Graber vs. Sheridan

The Business Judgment Rule remains the controlling precedent for judicial review of unit-owner challenges to a condominium board action. Under the rule, judicial deference is given to board determinations so long as the board acts within the scope of its authority, in good faith, and in the lawful and legitimate furtherance of the condominium’s purpose. This is another in a long line of cases that makes the challenge of a board’s action very difficult.

What is the extent of the obligation of a condominium board of managers to cooperate with unit-owners seeking to audit the books and records of the condominium? That was the issue in Graber vs. Sheridan where the court held that the board was protected by the Business Judgment Rule.

In this case, the condominium-owner petitioners sent a letter to the board of managers of Imperial Towers Condominium on Staten Island in February 2006 requesting that an independent audit of the Imperial Towers Condominium be conducted. After months of discussion over the exact breadth and scope of documents to be provided, the audit was held on June 21, 2006. As a result of the board’s alleged failure to provide all requested documentation, the audit was unable to be completed. In March 2007, the petitioners began an action against the board members seeking an order to require full disclosure of all requested documents in order to complete the independent audit. The board members contended that they had provided petitioners with all reasonable and available documents as required by law.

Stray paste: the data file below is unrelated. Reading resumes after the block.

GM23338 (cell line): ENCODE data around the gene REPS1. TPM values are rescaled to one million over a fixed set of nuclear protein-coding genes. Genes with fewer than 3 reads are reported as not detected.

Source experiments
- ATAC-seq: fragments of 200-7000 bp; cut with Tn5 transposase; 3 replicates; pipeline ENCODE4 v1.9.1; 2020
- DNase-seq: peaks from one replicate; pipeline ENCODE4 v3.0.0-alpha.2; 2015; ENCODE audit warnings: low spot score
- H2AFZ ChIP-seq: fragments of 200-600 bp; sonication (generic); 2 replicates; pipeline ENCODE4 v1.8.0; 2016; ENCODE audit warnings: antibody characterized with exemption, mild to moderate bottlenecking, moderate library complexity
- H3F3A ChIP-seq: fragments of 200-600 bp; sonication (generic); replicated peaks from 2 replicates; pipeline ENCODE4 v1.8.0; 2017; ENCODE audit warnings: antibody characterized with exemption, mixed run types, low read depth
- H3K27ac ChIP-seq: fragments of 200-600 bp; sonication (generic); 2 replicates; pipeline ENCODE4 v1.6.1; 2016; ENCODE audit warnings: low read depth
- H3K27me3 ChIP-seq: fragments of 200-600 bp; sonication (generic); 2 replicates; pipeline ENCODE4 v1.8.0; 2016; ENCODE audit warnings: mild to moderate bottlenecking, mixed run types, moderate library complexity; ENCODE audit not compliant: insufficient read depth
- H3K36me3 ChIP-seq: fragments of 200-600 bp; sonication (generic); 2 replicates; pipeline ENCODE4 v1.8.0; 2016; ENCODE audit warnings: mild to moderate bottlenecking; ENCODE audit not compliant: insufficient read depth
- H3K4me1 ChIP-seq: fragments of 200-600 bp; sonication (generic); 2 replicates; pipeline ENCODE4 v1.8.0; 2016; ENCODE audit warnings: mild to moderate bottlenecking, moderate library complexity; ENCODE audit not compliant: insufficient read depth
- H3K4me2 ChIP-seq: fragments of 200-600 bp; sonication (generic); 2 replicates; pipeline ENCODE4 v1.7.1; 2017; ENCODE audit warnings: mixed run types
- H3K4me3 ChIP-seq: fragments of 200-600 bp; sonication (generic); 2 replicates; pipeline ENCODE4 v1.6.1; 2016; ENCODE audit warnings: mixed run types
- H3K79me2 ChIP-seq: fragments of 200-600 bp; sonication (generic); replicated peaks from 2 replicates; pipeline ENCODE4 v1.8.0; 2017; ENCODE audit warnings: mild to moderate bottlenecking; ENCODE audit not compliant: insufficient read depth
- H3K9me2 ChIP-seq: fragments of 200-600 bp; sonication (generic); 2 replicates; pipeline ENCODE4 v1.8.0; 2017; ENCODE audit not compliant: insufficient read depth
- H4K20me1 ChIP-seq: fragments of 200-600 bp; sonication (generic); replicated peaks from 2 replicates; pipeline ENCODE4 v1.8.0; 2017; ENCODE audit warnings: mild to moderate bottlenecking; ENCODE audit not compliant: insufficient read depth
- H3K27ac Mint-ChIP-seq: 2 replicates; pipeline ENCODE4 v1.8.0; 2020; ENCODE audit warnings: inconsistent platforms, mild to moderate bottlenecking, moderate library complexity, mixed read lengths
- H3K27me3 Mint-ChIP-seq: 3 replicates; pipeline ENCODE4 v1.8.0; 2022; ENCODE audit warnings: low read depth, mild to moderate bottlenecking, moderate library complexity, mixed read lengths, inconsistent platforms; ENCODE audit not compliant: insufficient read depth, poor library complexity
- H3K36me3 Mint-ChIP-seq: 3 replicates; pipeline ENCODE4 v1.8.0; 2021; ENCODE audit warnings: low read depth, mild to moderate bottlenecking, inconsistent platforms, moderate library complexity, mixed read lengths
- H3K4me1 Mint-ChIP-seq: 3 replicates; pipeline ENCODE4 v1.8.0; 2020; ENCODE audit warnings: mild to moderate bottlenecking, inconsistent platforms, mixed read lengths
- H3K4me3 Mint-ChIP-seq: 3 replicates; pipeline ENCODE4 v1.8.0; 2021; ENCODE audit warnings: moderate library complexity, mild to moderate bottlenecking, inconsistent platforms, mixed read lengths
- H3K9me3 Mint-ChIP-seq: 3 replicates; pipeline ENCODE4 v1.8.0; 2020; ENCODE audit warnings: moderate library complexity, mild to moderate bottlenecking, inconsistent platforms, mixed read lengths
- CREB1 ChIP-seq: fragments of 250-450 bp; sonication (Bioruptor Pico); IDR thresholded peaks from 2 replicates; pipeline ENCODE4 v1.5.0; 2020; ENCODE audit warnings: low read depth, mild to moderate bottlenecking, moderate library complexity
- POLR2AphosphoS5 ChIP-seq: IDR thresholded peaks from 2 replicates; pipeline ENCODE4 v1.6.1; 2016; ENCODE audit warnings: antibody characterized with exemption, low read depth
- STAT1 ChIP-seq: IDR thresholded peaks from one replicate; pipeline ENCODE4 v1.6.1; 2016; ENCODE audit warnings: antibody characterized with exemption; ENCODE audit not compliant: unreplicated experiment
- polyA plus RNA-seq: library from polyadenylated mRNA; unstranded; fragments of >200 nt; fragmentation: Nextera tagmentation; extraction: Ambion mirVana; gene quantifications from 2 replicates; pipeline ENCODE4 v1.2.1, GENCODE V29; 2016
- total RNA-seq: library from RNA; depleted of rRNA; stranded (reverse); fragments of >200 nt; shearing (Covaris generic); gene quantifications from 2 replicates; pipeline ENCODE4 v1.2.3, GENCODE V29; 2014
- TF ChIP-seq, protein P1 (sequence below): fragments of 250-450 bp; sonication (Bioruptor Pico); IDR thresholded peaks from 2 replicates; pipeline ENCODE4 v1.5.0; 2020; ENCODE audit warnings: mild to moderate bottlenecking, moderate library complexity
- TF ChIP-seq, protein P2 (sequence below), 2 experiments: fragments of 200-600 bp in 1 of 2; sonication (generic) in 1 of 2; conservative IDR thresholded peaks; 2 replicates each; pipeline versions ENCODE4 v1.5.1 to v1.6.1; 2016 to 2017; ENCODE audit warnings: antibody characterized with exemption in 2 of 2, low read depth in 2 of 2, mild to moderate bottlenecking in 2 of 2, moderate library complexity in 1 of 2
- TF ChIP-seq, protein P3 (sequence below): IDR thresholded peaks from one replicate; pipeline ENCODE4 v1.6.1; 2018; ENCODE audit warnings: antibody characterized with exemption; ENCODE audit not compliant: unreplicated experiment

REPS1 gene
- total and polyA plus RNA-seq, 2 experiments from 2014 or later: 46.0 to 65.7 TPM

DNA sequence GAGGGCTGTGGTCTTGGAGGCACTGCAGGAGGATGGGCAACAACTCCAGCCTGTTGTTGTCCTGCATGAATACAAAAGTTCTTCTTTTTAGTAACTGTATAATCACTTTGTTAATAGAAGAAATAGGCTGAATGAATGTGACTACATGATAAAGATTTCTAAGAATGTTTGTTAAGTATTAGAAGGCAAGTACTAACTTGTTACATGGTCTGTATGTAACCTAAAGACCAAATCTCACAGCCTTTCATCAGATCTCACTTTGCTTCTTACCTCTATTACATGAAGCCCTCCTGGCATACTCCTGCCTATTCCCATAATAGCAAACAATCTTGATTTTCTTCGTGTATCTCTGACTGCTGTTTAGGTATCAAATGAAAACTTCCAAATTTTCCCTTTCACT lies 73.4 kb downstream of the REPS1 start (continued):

Under New York Real Property Law Section 339-w, the condominium’s board of managers is obligated to “keep detailed, accurate records, in chronological order, of the receipts and expenditures arising from the operation of the property” and to ensure that the records are available to unit-owners on weekdays at a convenient time. In analyzing the case, the court said that where an individual owner challenges the actions of a condominium’s board of managers, the Business Judgment Rule applies. In its application, the court said that the rule demands that, unless there were “claims of fraud, self-dealing, unconscionability or other misconduct, the court ... should limit its inquiry to whether the action was authorized and whether it was taken in good faith and in furtherance of the legitimate interests of the condominium.”

Applying the rule to the case at bar, the court concluded that the board’s determination that all reasonable and available documents were provided to petitioners was not made in bad faith and well within its authority. Furthermore, petitioners failed to allege or prove any claims of fraud, self-dealing, unconscionability, or other misconduct on the part of the respondents. Therefore, the court would not substitute its judgment for that of the board. Thus, the petitioners’ request for further disclosure was denied and the petition was dismissed.